Mumbai, Jan. 22: Reserve Bank governor Yaga Venugopal Reddy is confronted with two key issues while preparing the third-quarter monetary policy review to be unveiled on Tuesday.
He is having to deal with the tricky question of raising interest rates at a time when liquidity in the financial system is tight and demand for credit is growing. He also knows steady rates are a must to keep the momentum in the economy from petering out. At the same time, he might feel the urge to loosen purse strings through a reduction in the cash reserve ratio (CRR).
Treasury and banking experts, however, feel that Reddy is unlikely to touch policy rates, including the reverse repo, repo and bank rates. While the bank rate, through which RBI re-finances banks, stands at 6 per cent, the reverse repo ' the rate at which the central bank mops up liquidity ' is at 5.25 per cent.
In 2005, the RBI had raised the reverse repo rate on two occasions, by 25 basis points each, to 5.25 per cent. However, with inflation under control and, the budget a month away, bankers feel Reddy will not do anything to upset equilibrium in the economy.
Indranil Pan, chief economist at Kotak Mahindra Bank, said markets have started living with higher rates. Several banks have raised deposit rates in recent weeks. Loans given below prime rates (PLR) to firms have turned costlier too, fuelling speculation that rates on retail credit are on the way up.
Some, like Siddharth Mathur, do not agree. The J. P. Morgan strategist expects the Reserve Bank governor to tinker with some rates. On the cards could be a 25-basis point increase, though he is almost convinced the CRR will not be touched.
“Economic activity is growing at a brisk pace but the risk of inflation remains. With more central banks around the world set to tighten policy this year, we believe the time is right for the RBI to raise rates by 25 basis points,” Mathur told The Telegraph.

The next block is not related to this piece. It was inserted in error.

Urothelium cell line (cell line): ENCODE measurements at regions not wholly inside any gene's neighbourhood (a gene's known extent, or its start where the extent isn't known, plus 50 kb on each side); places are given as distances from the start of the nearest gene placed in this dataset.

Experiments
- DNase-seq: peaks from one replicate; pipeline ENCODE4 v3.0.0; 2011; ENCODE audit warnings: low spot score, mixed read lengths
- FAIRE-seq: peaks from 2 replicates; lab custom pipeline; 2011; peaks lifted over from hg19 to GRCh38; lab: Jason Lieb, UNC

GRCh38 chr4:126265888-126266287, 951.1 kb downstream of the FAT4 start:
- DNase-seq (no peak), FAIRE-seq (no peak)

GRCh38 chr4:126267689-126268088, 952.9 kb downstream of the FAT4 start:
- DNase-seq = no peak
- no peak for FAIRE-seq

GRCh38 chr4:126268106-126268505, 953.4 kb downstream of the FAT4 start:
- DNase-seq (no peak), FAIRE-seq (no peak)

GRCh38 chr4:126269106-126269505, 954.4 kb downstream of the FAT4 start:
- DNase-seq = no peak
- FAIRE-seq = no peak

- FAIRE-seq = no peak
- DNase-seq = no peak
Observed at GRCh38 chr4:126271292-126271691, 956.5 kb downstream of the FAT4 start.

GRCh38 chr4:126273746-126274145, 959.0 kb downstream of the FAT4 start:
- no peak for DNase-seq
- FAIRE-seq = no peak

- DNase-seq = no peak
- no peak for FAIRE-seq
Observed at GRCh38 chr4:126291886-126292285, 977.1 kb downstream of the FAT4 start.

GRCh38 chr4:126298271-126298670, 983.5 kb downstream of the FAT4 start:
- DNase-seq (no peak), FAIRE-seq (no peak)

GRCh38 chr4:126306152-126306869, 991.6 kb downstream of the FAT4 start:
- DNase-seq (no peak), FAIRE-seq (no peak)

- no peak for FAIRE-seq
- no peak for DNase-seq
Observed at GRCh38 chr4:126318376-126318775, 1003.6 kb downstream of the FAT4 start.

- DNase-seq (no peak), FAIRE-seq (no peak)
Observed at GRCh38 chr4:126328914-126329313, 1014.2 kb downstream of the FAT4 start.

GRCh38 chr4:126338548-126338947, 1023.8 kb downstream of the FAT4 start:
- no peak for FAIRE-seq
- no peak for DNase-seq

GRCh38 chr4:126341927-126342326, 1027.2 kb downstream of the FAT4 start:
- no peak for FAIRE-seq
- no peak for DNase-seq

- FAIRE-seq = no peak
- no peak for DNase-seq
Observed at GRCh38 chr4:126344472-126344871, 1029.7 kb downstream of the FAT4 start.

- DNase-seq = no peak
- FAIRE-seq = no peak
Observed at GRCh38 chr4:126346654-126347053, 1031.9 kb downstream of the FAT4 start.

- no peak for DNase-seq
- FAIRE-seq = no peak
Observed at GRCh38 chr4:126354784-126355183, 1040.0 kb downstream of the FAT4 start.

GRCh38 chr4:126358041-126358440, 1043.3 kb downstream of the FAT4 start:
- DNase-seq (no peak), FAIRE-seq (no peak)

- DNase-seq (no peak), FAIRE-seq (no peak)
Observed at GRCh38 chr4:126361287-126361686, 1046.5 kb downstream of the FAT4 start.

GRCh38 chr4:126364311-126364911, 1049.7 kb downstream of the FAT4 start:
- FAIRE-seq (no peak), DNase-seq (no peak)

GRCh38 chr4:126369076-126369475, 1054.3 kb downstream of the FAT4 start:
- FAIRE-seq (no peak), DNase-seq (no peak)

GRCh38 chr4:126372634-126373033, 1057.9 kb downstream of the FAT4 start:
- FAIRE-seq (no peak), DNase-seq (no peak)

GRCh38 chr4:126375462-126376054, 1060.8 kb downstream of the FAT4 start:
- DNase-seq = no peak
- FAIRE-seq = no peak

Mathur could be right. Many parts of the economy have not felt the full heat of the crude price flare-up and the fresh upsurge in recent weeks is pushing the government towards a hike in LPG and other petroleum products. This means higher inflation.
Bond market experts do not expect a cut in the 5-per cent CRR, though bankers struggling to reconcile a 30-per cent credit growth with a 17-per cent increase in deposits are hoping for a 0.25 per cent reduction in the key monetary benchmark.
Liquidity in banks has also been soaked up by the $7-billion payouts on India Millennium Deposits (IMD) last month.
State Bank chairman A.K. Purwar is among those who believe the dry patch on funds will linger till the busy credit season.
Bound for Basel
For banks, particularly the nationalised ones, the RBI may announce guidelines allowing them to raise capital through new instruments such as preference shares and hybrid capital.
These norms are long overdue in the run-up to the Basel II rules, which take effect from April 2007.
The wait is more anxious for public sector banks in which the government’s shareholding hovers around 51 per cent.